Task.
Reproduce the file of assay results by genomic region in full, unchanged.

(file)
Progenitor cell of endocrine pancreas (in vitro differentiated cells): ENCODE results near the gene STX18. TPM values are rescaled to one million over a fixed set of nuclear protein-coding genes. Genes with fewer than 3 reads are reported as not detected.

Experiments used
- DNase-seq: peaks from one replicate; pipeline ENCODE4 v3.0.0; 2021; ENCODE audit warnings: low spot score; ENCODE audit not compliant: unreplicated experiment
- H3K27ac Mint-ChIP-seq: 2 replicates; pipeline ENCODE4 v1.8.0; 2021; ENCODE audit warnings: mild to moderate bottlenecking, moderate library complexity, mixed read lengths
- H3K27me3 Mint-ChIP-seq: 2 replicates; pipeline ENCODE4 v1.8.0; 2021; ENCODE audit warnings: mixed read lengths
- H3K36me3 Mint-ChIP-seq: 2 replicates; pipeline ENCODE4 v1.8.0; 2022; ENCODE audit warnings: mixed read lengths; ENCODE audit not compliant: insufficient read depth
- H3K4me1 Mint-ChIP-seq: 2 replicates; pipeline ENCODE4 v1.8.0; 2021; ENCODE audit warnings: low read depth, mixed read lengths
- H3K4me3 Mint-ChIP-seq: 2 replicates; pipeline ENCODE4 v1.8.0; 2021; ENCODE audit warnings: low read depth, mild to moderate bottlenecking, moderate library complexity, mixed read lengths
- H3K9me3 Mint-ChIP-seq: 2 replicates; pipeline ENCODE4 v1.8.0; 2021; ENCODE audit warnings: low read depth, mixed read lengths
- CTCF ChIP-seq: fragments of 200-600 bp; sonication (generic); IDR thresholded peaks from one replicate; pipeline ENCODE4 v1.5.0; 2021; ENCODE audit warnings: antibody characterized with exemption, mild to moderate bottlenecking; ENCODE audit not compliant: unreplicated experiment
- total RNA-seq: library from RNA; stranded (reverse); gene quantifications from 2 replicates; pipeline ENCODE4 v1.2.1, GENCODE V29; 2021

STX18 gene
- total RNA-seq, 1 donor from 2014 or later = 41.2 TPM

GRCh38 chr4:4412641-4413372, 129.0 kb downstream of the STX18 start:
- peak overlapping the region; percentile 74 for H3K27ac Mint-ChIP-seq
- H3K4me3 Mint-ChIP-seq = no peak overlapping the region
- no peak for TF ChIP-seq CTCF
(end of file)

Progenitor cell of endocrine pancreas (in vitro differentiated cells): ENCODE results near the gene STX18. TPM values are rescaled to one million over a fixed set of nuclear protein-coding genes. Genes with fewer than 3 reads are reported as not detected.

Experiments used
- DNase-seq: peaks from one replicate; pipeline ENCODE4 v3.0.0; 2021; ENCODE audit warnings: low spot score; ENCODE audit not compliant: unreplicated experiment
- H3K27ac Mint-ChIP-seq: 2 replicates; pipeline ENCODE4 v1.8.0; 2021; ENCODE audit warnings: mild to moderate bottlenecking, moderate library complexity, mixed read lengths
- H3K27me3 Mint-ChIP-seq: 2 replicates; pipeline ENCODE4 v1.8.0; 2021; ENCODE audit warnings: mixed read lengths
- H3K36me3 Mint-ChIP-seq: 2 replicates; pipeline ENCODE4 v1.8.0; 2022; ENCODE audit warnings: mixed read lengths; ENCODE audit not compliant: insufficient read depth
- H3K4me1 Mint-ChIP-seq: 2 replicates; pipeline ENCODE4 v1.8.0; 2021; ENCODE audit warnings: low read depth, mixed read lengths
- H3K4me3 Mint-ChIP-seq: 2 replicates; pipeline ENCODE4 v1.8.0; 2021; ENCODE audit warnings: low read depth, mild to moderate bottlenecking, moderate library complexity, mixed read lengths
- H3K9me3 Mint-ChIP-seq: 2 replicates; pipeline ENCODE4 v1.8.0; 2021; ENCODE audit warnings: low read depth, mixed read lengths
- CTCF ChIP-seq: fragments of 200-600 bp; sonication (generic); IDR thresholded peaks from one replicate; pipeline ENCODE4 v1.5.0; 2021; ENCODE audit warnings: antibody characterized with exemption, mild to moderate bottlenecking; ENCODE audit not compliant: unreplicated experiment
- total RNA-seq: library from RNA; stranded (reverse); gene quantifications from 2 replicates; pipeline ENCODE4 v1.2.1, GENCODE V29; 2021

STX18 gene
- total RNA-seq, 1 donor from 2014 or later = 41.2 TPM

GRCh38 chr4:4412641-4413372, 129.0 kb downstream of the STX18 start:
- peak overlapping the region; percentile 74 for H3K27ac Mint-ChIP-seq
- H3K4me3 Mint-ChIP-seq = no peak overlapping the region
- no peak for TF ChIP-seq CTCF